Kevin McCullough | Apr 13, 2014
Let me obliterate a bit of confusion here: the Obama administration attempted to go to war with a rancher in Nevada. Let me amplify a little bit of truth: They tucked tail and have returned home. And let me add a bit of clarity: they had no choice!
As the nation began to become familiar with the plight of the family of Cliven Bundy, many of us harkened back to another standoff in which the Federal government attempted to bully it's outcome: Waco, Texas and the Branch Davidian massacre.
It is telling that in the Nevada case the feds pulled out so quickly, given all they had indicated they were willing to do to resolve the matter to their satisfaction. They had set up a perimeter around the Bundy's family land, ranch, and home. They had brought in extra artillery, dogs, and snipers. They were beginning the process of stealing more than 300 head of cattle that did not belong to them.
They did so--or so we were told--for the reason of protecting the desert tortoise. But then it was revealed that the Bureau of Land Management had shot far more desert tortoises than the Bundy cattle had even possibly destroyed. We were told they did it because the Bundys had broken federal laws by not paying what amounted to retroactive grazing fees to the federal government. But the Governor of the state of Nevada told us that Bundy had paid every ounce of state tax, met the state requirements, and their family had been improving the property more than 100 years previous.
Finally we were allowed to know the connection between a communist Chinese wind/solar power plant and its connection to that senator named Harry Reid. Evidently a plan had been hatched to use the Bundy property for a solar farm and instead of paying the Bundys, someone, somewhere in the administration believed it was easier to just take what they wanted.
That approach is at least consistent with the readily documented abuse of eminent domain where the government for any number of reasons--few of them valid--have taken to taking what doesn't belong to them. Americans then watch as it gets handed over to some multi-national corporation for the "cause" of the "greater good."
There were a few specific reasons why the feds chickened out in the Nevada desert though.
1. Technology - As the Bundy family members were abused, cameras captured it. Not television network cameras, but dozens of cell phone video devices that gave witness to a Bundy aunt being shoved to the ground, and a Bundy son being tazed. All of this while threatening protestors with dogs, brandished weapons and vehicles was captured, uploaded and made viral to the watching world.
2. States' Rights - As the drama unfolded it became clear that the Governor of Nevada, and the Sheriff of Clark County knew that Cliven Bundy's family had not only not broken any state law regarding the land, but that they had gone to the enth degree to insure compliance with Nevada laws on the property. The Governor and the Sheriff, to their credit, did not favor the feds as a more powerful party in the conflict. Though there must have been pressure from Senator Reid's office, the administration via the Bureau of Land Management, and local officials who were bought and sold like the Clark County Commissioner who told those coming to support the Bundys to have "funeral plans in place."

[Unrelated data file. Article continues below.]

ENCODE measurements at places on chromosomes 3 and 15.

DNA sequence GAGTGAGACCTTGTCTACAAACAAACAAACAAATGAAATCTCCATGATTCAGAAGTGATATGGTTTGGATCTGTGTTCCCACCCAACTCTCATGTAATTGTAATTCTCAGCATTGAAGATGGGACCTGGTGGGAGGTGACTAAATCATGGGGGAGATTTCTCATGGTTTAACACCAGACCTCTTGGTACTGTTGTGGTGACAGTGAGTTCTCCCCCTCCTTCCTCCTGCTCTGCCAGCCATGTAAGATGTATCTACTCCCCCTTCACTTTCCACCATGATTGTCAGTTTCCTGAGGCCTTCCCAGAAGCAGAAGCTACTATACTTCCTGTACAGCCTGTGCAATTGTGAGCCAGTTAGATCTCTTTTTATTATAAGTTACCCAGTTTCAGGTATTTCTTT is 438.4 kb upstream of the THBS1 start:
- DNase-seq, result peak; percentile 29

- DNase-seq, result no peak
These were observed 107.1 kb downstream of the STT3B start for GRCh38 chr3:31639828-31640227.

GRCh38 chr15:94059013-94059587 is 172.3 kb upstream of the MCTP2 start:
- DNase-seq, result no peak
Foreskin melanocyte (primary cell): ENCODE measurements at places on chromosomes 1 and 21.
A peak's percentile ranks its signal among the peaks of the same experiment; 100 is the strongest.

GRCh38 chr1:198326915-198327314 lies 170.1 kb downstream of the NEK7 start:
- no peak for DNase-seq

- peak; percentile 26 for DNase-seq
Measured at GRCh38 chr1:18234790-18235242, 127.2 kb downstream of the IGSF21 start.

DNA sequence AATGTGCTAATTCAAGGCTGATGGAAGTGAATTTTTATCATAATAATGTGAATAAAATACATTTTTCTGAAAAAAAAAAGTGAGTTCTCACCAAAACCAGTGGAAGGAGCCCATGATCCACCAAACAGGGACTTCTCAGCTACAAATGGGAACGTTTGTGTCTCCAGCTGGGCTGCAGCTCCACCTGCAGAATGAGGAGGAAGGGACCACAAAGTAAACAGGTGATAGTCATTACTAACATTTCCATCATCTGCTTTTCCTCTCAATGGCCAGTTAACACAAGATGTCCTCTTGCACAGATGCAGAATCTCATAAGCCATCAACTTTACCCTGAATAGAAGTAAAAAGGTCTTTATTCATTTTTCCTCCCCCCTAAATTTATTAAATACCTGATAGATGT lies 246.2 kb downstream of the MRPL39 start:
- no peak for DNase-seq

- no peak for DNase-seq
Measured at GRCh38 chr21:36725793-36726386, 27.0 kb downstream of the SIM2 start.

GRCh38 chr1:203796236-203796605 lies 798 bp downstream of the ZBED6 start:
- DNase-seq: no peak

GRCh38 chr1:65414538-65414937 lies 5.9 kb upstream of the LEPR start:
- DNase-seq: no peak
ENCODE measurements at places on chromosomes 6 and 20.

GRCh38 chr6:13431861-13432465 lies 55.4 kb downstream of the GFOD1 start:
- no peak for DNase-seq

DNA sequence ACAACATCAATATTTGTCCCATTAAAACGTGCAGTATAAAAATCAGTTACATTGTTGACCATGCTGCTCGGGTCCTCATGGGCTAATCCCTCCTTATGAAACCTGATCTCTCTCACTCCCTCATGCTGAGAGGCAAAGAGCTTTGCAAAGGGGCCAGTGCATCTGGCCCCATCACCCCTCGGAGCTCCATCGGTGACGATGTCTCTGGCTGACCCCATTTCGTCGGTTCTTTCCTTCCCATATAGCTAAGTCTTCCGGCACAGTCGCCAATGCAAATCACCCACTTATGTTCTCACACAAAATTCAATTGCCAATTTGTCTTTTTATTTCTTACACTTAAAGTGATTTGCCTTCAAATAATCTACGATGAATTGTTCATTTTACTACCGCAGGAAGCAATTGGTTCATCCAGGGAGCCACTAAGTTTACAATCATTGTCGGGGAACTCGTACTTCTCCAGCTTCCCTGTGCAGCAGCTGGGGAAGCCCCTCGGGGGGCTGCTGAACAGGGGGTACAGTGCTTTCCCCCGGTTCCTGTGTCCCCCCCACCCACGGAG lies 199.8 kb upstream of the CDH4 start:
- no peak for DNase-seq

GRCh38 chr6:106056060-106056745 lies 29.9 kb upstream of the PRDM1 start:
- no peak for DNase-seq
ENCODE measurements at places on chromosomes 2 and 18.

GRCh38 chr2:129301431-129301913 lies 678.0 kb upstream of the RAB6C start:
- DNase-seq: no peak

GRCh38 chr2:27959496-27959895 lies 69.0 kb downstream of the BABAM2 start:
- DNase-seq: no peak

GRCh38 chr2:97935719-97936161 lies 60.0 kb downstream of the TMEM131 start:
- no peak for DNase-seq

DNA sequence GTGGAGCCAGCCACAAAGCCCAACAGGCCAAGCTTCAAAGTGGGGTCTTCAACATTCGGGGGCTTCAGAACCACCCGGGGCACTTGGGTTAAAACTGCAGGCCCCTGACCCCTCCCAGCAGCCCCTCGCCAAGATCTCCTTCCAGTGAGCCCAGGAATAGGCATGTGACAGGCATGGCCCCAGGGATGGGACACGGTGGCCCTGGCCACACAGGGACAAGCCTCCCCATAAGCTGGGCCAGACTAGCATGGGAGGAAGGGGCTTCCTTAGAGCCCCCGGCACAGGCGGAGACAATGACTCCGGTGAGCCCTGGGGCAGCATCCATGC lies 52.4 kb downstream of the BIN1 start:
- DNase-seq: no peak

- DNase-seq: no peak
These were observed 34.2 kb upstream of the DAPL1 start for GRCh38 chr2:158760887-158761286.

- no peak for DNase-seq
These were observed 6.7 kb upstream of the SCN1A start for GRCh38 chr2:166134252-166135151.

3. Grassroots Response - As other incidents have transpired in the past, the amount of time it took honest information to reach the grassroots and thus the response to the action came to slow. In the massacre in Waco, most of the nation had been sold a single narrative from the limited media outlets covering the events. Similarly the events surrounding the abduction of Elian Gonzales from his family in Florida and deportation to Cuba took place in such a response vacuum that by the time Americans knew the real story, the damage was done. With the Bundy ranch, internet outlets by the dozen had competing information with the limited "official news" being released by the networks, and in most cases the alternative sources had it correct and usually a full day or so ahead of the news cycle. By the time afternoon drive hit, when the network news rooms in New York were preparing their first stories, talk radio audiences had already been dialing their elected officials in Washington demanding action.
The majority of Americans saw through the efforts to spin the story in Nevada. Couple that with the leadership failures that the American people view the administration responsible for, from Benghazi to the Affordable Care Act, all it took was the unedited video of federal agents tazing Bundy's son, followed by his pulling the wires from his chest and continuing to stand his ground for there to be comparisons made to the American revolution.
It's also important to note that merely pulling back from the Bundy property hasn't settled the matter for the American people either.
The feds have stolen 352 head of cattle, and will not confirm or deny if they euthanized some or all of them. Recompense must be made. And to be candid, I wouldn't be a bit surprised to see if a few ambitious law firms don't try to convince the Bundy family of the validity of litigation.
Fortunately for the American people, the feds were not able to ultimately bully a simple rancher, not for a tortoise, a solar power plant, or a dirty Senator and his administration.
We owe the Bundy family a great deal of thanks for standing tall.
For if the federal government is allowed to do it with one, then there will be nothing stopping them from doing it again.